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ADVERTISEMENT TO THE SECOND EDITION.
In preparing a new edition of this work, the metres of the hymns have been carefully designated, in order that they may be readily adapted to appropriate music; and some brief explanatory notes and references have been inserted. It is hoped that these additions; together with several beautiful hymns which have been introduced near the close, will enhance the value of the book, and render it worthy of a still greater share of public patronage.
NEWBURYPORT, September, 1849.
Has my guardian been and guide ;
Has Thy hand of love supplied ;
Left by hours and days gone by ;
Beaming from futurity.
Every moon that shines serene;
Every evening's twilight scene;
Every incense of Thy shrine;
And its fairest, — all are Thine.
3. And for all, my hymn shall rise
Daily to Thy gracious throne;
Turn unwearied Righteous One!
There reposing all my care,
Dr. John BOWRING. 2 2
Hymn for the-Opening of School, [7.]
TUNE— “ Edyfield.”
Father, for Thy blessing ;
now?, 186 0
2 With the peace Thy word imparts,
Be the taught and teachers blest;
Father, be Thy laws impressed.
3 Pour into each longing mind,
Light and pardon from above;
Trusting faith, and holy love.
My heart its earliest vows would pay,
2 His genial rays the sun renews ;
How bright the scene with glittering dews!
3 So may the Sun of righteousness
With kindliest beams my bosom bless,
4 Oh may each day my heart improve,
Increase my faith, my hope, my love;
So [C. M.]
With heaven and earth and seas,
Begin the song
2 The shining worlds above,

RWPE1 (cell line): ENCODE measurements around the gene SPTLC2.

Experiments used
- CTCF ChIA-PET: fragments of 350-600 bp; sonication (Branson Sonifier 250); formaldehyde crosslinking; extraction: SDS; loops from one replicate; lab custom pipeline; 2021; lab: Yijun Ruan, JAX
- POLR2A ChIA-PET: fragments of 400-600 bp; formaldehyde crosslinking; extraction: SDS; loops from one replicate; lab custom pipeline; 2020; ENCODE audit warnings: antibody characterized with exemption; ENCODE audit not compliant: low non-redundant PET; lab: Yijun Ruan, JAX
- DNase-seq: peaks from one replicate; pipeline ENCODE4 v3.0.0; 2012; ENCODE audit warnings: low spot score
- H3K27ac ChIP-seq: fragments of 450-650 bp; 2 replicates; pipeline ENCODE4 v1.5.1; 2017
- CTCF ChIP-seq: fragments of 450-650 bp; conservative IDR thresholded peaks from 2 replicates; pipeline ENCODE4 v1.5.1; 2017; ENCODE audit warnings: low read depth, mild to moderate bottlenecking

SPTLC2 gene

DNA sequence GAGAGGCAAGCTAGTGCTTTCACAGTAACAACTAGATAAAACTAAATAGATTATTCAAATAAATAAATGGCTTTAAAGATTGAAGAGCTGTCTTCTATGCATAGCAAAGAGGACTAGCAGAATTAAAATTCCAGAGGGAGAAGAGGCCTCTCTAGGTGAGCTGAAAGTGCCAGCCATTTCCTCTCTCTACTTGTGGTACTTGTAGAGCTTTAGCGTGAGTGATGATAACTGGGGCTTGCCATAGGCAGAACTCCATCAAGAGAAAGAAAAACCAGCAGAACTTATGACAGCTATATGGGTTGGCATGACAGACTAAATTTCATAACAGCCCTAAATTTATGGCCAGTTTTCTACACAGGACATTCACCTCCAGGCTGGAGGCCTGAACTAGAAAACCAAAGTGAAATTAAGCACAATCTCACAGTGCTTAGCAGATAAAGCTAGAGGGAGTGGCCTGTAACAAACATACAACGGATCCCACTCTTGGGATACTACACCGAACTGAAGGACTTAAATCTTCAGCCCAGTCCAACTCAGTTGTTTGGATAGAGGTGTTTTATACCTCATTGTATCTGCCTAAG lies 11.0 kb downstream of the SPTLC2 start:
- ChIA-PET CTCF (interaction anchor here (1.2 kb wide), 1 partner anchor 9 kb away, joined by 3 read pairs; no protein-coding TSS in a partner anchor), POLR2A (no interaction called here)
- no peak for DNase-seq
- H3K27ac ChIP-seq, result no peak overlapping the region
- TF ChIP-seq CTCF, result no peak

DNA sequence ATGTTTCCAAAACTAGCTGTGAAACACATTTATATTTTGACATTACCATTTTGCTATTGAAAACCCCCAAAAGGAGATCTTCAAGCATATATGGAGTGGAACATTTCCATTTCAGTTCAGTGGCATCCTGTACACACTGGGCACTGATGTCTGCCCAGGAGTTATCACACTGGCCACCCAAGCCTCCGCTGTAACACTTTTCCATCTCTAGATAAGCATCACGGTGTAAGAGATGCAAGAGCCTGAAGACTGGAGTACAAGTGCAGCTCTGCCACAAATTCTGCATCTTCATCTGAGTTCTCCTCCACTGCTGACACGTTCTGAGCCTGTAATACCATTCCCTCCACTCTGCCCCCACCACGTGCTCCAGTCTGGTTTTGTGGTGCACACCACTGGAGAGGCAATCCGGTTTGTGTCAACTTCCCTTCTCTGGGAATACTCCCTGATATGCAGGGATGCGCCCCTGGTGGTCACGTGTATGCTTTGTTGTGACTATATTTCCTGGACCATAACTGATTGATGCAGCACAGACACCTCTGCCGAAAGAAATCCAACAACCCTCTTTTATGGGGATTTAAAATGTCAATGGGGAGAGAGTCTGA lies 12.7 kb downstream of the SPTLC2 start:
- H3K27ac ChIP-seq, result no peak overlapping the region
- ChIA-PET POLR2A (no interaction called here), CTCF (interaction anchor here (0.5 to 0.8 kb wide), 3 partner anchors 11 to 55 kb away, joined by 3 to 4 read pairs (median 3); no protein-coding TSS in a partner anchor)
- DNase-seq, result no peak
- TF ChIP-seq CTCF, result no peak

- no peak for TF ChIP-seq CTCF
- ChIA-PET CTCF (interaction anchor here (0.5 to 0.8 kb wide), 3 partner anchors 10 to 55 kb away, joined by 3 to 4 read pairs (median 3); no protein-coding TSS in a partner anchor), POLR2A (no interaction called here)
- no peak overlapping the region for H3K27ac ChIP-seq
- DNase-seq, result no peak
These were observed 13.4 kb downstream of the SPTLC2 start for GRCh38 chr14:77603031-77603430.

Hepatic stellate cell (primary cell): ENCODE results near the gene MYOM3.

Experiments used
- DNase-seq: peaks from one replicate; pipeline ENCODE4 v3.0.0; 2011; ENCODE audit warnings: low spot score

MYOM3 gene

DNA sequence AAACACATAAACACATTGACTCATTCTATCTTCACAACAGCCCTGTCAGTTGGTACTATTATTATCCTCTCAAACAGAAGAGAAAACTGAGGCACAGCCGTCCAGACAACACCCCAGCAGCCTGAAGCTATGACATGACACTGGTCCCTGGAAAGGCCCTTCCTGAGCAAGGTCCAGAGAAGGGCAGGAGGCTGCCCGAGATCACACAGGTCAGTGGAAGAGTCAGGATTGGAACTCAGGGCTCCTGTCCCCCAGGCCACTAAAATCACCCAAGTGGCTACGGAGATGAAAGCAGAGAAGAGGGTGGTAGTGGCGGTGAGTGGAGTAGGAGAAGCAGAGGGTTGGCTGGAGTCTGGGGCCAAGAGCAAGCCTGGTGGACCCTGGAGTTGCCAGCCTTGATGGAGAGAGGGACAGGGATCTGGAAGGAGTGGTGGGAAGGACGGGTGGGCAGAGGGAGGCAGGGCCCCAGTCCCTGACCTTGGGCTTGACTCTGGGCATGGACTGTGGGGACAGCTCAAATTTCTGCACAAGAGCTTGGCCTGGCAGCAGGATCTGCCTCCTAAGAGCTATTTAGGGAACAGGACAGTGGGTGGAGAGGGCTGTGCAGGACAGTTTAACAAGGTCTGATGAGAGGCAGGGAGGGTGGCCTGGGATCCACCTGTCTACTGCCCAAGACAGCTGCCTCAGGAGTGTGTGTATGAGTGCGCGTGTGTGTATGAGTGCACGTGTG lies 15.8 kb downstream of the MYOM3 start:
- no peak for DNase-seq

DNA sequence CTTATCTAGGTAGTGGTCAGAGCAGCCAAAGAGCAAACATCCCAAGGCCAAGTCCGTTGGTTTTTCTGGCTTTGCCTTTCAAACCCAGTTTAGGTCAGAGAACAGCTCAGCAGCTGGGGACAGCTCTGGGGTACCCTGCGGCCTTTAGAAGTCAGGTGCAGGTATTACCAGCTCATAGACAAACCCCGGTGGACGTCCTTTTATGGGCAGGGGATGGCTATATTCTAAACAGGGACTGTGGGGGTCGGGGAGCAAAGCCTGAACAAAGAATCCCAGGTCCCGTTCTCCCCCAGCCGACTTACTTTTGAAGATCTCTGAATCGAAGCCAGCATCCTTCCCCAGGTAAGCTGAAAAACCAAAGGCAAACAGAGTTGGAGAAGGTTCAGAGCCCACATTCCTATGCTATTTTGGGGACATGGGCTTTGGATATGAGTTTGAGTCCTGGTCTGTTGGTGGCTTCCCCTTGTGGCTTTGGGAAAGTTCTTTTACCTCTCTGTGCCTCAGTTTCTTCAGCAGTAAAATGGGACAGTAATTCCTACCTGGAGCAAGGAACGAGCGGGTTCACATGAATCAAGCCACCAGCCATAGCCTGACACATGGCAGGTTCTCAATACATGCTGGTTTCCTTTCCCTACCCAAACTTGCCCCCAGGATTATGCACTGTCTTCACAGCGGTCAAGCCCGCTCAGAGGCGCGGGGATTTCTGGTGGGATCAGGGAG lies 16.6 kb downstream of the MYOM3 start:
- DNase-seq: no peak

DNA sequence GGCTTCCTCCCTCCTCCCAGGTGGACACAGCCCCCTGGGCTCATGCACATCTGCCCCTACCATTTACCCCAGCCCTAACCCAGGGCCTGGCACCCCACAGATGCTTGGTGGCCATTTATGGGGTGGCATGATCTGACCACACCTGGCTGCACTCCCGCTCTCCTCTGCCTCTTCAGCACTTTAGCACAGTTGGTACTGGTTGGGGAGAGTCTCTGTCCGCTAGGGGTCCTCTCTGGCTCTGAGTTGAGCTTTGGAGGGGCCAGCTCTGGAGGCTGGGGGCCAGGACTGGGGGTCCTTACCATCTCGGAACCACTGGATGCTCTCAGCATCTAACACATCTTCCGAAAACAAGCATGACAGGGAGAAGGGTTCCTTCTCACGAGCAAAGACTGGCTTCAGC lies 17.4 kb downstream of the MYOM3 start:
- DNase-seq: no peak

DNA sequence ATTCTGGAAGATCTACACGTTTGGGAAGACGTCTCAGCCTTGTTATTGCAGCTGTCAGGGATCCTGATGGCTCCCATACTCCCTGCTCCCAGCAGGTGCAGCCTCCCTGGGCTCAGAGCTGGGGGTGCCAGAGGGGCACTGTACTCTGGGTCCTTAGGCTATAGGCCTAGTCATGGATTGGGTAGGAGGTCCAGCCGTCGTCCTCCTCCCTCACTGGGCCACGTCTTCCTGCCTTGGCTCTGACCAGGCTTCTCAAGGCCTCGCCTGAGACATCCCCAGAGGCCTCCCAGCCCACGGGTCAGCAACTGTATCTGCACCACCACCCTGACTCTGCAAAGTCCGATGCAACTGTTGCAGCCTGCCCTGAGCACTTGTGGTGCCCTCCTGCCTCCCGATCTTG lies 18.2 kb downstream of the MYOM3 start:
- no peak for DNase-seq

In glorious order stand,
He spake the word,
To praise the Lord.
3 Virgins and youths, engage,
To sound His praise divine,
Their feebler voices join.
* This accomplished scholar was born at Ipswich, Mass. in 1784. He was appointed to the chair of Moral Philosophy at Cambridge, in 1817, and died in 1821.
Wide as He reigns,
Silver Lake. [L. M.]
AIR - "Silver Lake."
The wild swan spreads his snowy sail,
As down he bears before the gale. 2 On thy fair bosom, waveless stream!
The dipping paddle echoes far,
And bright reflects the polar star. 3 The waves along thy pebbly shore,
As blows the north wind, heave their foam, And curl around the dashing oar,
As late the boatman hies him home.
4 How sweet, at set of sun, to view
Thy golden mirror, spreading wide,
Float round the distant mountain's side. 5 On thy fair bosom, silver lake!
O! I could ever sweep the oar,
DR. JAMES G. PERCIVAL.
* Dr. Isaac Watts, the greatest lyric poet of his age, was born at Southampton in 1674, and died at Newington in 1748. His “ Psalms and Hymns ” have had a more extensive circulation than any other work, excepting the Bible, in the English language.